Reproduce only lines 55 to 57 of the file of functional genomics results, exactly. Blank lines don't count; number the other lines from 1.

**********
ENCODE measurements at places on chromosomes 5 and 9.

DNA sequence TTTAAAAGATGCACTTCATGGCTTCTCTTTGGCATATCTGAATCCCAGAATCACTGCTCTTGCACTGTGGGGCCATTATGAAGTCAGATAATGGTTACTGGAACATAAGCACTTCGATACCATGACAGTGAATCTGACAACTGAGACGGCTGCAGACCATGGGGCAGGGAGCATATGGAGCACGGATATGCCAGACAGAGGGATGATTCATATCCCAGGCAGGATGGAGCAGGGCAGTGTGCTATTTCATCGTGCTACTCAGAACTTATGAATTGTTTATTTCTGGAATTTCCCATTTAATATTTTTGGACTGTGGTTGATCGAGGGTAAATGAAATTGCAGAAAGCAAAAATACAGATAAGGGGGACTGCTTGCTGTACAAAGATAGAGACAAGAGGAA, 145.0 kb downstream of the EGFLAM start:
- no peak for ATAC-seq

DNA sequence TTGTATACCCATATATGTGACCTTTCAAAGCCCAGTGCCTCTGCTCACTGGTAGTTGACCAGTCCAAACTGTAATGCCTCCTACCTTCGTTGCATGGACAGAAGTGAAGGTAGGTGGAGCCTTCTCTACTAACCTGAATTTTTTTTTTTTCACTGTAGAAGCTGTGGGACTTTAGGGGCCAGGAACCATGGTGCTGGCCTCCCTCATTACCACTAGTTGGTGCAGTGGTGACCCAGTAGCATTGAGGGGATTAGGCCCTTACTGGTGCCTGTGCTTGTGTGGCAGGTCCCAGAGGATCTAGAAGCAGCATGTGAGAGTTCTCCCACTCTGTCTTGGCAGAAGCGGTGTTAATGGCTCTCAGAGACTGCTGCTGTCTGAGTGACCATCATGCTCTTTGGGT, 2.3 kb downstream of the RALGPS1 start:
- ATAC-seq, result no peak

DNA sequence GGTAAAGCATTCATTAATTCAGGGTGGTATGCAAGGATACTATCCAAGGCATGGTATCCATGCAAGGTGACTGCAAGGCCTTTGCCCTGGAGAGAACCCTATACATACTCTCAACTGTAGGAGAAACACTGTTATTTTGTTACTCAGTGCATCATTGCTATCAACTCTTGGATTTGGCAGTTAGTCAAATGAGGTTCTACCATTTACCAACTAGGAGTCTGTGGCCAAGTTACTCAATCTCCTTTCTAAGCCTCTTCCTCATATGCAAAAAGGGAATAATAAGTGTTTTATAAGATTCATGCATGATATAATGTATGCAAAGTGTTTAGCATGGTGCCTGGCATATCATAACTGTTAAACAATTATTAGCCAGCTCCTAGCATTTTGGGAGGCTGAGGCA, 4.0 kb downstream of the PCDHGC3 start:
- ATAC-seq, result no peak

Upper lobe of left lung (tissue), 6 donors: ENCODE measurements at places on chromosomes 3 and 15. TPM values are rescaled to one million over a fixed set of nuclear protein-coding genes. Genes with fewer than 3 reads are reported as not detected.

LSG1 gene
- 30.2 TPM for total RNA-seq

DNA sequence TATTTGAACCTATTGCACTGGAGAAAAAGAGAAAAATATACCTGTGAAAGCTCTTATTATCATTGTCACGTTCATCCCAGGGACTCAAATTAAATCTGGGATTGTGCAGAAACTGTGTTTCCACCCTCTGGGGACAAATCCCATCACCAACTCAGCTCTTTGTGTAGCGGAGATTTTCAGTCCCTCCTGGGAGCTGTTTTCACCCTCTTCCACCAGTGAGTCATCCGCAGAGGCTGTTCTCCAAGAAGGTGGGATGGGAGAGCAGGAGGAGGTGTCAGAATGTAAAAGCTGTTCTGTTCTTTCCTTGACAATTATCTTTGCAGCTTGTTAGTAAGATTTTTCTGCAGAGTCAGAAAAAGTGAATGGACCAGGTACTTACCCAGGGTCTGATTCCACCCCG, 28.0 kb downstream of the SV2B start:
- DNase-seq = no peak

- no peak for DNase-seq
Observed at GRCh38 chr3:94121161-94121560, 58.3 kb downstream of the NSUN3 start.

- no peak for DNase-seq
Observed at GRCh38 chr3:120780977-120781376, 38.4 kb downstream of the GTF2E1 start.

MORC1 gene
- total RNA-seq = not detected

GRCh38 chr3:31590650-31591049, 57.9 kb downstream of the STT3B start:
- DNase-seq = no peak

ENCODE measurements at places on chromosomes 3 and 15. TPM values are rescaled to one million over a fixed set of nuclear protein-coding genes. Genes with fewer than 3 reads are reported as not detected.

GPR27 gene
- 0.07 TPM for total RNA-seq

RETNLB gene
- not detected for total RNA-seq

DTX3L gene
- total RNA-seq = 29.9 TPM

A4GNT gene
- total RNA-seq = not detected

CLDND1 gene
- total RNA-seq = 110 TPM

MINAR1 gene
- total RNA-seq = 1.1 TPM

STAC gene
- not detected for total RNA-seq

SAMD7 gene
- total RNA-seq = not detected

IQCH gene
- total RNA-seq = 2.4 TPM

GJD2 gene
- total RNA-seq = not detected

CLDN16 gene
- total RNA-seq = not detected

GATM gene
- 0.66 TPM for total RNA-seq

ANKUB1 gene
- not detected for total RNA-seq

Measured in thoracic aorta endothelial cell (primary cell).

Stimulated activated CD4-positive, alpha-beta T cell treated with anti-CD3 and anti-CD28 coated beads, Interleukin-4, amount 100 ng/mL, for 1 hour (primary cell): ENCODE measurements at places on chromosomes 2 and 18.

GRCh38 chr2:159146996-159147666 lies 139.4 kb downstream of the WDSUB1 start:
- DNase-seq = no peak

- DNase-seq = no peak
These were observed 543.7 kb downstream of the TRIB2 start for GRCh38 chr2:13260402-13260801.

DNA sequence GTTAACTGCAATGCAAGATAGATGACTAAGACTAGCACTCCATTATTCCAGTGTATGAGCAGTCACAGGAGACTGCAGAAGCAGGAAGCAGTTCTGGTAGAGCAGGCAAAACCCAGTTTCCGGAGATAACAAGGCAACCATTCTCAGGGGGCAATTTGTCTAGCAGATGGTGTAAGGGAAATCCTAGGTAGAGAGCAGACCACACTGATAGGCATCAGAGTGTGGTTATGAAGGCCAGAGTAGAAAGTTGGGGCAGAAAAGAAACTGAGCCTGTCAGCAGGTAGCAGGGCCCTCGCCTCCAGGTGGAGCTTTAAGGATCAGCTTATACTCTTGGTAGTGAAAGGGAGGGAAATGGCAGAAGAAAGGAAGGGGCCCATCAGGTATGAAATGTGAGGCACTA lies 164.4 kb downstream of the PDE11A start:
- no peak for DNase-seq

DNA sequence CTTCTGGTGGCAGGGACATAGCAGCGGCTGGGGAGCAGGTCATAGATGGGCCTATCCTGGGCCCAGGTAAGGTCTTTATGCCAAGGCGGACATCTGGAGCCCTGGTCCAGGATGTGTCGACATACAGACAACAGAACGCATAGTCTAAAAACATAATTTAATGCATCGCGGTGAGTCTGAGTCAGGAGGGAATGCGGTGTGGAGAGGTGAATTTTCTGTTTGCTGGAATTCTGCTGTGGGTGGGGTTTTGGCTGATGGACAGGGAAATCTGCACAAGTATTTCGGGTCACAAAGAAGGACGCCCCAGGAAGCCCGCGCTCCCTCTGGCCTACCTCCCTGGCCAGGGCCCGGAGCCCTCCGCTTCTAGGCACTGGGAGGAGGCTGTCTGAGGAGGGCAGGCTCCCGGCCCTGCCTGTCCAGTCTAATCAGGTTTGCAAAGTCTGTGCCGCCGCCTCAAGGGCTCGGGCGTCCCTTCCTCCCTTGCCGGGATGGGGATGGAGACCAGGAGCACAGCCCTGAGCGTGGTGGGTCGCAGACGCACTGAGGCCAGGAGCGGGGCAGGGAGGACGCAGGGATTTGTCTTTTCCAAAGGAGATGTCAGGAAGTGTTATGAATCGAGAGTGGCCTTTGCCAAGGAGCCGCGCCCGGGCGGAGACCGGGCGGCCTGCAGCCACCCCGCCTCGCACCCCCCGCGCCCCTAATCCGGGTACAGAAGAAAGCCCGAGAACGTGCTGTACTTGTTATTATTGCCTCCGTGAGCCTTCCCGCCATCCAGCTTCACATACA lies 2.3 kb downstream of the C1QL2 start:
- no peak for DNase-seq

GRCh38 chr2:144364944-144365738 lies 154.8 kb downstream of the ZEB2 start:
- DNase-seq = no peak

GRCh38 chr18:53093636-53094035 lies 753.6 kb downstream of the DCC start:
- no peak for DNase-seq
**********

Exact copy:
- no peak for DNase-seq

DNA sequence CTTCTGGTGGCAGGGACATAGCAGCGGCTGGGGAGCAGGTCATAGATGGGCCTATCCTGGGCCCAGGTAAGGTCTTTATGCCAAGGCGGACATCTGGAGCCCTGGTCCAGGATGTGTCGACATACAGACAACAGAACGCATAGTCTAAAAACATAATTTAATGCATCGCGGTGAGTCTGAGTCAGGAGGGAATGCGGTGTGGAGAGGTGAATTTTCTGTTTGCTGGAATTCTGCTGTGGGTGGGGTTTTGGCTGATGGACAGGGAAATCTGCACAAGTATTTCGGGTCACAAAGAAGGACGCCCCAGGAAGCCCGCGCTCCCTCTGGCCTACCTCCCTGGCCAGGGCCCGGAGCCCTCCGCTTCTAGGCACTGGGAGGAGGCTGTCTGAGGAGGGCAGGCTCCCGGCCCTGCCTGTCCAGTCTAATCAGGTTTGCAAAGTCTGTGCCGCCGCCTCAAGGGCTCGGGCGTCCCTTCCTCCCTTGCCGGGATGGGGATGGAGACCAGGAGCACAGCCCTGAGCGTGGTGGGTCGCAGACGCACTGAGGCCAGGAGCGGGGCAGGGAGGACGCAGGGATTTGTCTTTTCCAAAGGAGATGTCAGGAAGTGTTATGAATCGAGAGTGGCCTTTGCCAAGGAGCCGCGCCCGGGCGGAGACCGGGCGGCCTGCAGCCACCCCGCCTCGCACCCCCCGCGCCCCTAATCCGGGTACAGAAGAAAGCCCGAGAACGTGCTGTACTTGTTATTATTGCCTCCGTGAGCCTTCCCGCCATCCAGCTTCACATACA lies 2.3 kb downstream of the C1QL2 start:
- no peak for DNase-seq